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Enhanced Sensory Day Care


As dementia advances and the complexity of care needs rises, there is a gap in the provision of appropriate services for people who are living at home. The increasing numbers of people in the
later stages of dementia and the increased demands for caring at home, create the imperative to develop dementia capable services to address this need. Standard day care services struggle to provide the high levels of support required for people with advanced dementia, and family caring is compromised by the absence of alternative provision.

Set against this backdrop, a programme of sensory interventions and a new day care model were developed and piloted by
Alzheimer Scotland within South West Scotland.


To collaboratively pilot and refine a new Alzheimer Scotland Enhanced Sensory Day Care model for individuals with advanced dementia.

Download the ESDC Executive Summary


Download the Full ESDC Report


What is Enhanced Sensory Day Care?

Alzheimer Scotland Enhanced Sensory Day Care is a sensory-based, non-pharmacological programme intended to optimise the well-being of people in the later stages of dementia,
where a decrease in ability is typically seen. It seeks to make connections with the person through a programme that incorporates some, or all, of the five senses of the body: sight, smell, sound, touch and taste.

Whilst each individual with dementia taking part received interventions that were considered appropriate to their preferences and wishes, the following are examples of sensory interventions available:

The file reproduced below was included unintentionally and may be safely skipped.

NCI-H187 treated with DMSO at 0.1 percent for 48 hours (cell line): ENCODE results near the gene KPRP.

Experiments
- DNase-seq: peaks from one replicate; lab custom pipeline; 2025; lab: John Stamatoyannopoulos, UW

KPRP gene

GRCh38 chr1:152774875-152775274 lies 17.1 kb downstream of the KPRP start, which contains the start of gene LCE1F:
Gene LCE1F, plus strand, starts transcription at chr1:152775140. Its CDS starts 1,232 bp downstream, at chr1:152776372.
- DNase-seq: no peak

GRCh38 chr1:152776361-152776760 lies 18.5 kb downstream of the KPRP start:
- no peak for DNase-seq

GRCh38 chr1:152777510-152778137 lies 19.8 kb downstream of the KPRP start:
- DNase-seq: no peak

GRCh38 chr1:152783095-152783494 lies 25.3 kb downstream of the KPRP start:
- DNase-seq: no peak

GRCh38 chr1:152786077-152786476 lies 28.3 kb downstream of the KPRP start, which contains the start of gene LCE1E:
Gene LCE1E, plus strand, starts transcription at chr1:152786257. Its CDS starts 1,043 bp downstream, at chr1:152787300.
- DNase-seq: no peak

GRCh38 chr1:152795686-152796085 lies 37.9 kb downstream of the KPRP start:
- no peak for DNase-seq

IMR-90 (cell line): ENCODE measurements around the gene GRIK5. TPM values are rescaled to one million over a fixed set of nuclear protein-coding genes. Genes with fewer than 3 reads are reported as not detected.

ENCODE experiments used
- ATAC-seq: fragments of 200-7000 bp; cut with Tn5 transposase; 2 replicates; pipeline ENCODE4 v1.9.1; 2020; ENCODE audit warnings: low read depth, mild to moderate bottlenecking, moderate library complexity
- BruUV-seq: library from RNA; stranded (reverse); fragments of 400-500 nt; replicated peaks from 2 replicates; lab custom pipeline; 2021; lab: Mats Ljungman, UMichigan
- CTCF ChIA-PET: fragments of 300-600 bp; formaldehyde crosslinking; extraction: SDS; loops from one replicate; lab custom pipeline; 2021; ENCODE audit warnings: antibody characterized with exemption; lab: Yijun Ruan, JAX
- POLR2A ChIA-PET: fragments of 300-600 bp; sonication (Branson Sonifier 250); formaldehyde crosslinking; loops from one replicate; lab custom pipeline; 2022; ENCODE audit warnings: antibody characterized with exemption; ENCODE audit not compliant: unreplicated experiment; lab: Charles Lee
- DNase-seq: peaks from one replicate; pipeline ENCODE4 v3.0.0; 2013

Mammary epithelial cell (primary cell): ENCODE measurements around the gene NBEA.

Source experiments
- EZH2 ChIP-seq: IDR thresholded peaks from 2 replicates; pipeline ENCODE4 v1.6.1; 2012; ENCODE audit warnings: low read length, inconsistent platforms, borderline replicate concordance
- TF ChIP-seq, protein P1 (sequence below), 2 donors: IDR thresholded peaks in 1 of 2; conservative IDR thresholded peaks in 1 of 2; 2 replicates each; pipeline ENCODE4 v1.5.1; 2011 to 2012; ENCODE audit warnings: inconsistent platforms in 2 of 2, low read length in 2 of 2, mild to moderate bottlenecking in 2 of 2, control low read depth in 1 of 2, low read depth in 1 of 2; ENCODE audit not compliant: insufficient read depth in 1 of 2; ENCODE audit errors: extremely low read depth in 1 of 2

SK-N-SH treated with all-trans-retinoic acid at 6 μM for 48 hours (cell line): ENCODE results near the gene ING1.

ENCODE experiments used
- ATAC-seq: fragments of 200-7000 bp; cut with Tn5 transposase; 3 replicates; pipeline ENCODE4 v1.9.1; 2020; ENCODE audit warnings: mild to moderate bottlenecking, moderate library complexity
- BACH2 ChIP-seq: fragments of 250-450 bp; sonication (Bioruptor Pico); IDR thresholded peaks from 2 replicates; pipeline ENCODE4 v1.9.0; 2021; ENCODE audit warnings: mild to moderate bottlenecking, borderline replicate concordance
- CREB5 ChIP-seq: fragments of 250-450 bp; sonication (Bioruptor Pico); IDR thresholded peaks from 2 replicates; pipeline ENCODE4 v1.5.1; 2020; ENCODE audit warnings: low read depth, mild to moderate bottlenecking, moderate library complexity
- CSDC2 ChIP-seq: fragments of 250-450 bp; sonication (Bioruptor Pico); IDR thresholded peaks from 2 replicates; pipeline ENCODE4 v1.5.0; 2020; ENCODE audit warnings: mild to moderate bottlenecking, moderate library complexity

• Sight: photographs, effect of light, using specific photograph books developed to maximise the ability to see and understand the pictures.
    Smell: food, scents of perfume or aftershave, flowers, scented oils.
    Sound: specific use of personal music through MP3 players, retro radio, singing, musical instruments, noise-making soft toys,
    Touch: massage, elements of personal care, doll therapy, use of soft toys,
    Taste: food, finger food, ice-cream,
    Physical movement will involve using mirroring techniques and taking advantage of reflex responses.

Enhanced Sensory Day Care is designed to support people with advanced dementia whose complex care needs cannot be met through standard day care services.

Evaluation Design and Methods

This mixed method study involved a 3 months exploration of the impact of the new service on the recipient of care, and also captured perspectives of the family, staff and volunteers. In
addition, we interviewed relatives of individuals who were receiving standard day care from other Alzheimer Scotland Centres to determine and compare their experiences and preferences for Day Care.


  • 1. Quality of life was perceived to be higher for 3 of the 4 people with dementia after 12 weeks. For one participant, their quality of life was perceived to be lower after 12 weeks.
  • 2. Staff and volunteers perceived that the Enhanced Sensory Day Care Service improved service-users’ quality of life due to the increase in communication from the service-user.
  • 3. Staff and volunteers attributed improved communicative abilities on the part of service-users with the one-to-one attention shared as a result of the higher staff-user ratio.
  • 4. Shared sensory activities, such as brushing service-users’ hair or giving a hand massage, facilitated ‘magic moments’ in the caring relationship.
  • 5. Overall, participants whose relatives attended standard day care services and the enhanced sensory service felt supported in their day care arrangements.